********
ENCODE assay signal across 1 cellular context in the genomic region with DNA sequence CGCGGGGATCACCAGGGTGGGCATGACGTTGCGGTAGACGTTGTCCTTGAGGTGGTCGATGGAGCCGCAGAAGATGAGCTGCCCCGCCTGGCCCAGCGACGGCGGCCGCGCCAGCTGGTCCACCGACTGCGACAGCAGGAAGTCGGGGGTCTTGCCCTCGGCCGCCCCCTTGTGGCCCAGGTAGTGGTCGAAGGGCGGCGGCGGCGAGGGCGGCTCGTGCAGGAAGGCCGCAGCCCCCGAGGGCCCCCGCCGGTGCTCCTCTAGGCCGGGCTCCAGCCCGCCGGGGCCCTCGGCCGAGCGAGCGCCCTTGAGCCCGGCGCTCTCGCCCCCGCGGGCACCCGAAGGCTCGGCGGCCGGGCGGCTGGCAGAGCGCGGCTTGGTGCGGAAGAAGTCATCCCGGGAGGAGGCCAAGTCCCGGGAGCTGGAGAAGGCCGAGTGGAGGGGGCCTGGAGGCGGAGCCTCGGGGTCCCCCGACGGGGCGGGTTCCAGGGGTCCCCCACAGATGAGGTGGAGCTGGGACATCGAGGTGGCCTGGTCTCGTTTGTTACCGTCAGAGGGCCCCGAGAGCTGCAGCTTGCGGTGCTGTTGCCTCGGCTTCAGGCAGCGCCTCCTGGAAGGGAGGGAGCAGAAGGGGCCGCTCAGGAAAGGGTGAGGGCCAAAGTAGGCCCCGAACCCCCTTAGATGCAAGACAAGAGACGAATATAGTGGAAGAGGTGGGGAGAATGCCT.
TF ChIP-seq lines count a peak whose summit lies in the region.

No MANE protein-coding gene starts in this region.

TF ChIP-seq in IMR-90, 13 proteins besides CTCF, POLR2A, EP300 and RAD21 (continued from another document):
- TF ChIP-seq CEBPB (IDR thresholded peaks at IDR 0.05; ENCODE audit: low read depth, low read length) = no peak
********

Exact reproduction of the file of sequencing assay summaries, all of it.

ENCODE assay signal across 1 cellular context in the genomic region with DNA sequence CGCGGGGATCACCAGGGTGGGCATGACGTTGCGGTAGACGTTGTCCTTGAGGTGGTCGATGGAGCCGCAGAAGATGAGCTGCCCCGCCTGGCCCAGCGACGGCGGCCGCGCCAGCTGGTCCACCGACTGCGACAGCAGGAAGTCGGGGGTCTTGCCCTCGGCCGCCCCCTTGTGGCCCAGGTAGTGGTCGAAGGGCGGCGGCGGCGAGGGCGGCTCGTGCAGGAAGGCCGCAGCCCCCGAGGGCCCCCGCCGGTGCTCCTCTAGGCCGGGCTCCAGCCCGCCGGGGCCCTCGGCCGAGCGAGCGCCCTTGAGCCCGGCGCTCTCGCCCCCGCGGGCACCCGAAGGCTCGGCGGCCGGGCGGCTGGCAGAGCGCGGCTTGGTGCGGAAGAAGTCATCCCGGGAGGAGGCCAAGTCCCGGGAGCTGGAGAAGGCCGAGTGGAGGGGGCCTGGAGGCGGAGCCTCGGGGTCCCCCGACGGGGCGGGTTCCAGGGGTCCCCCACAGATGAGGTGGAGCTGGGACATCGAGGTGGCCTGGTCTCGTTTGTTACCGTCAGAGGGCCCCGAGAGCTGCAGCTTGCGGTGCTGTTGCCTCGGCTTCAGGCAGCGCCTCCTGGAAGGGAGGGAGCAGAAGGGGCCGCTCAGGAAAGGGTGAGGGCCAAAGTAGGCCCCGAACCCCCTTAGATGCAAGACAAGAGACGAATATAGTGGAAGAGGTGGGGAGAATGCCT.
TF ChIP-seq lines count a peak whose summit lies in the region.

No MANE protein-coding gene starts in this region.

TF ChIP-seq in IMR-90, 13 proteins besides CTCF, POLR2A, EP300 and RAD21 (continued from another document):
- TF ChIP-seq CEBPB (IDR thresholded peaks at IDR 0.05; ENCODE audit: low read depth, low read length) = no peak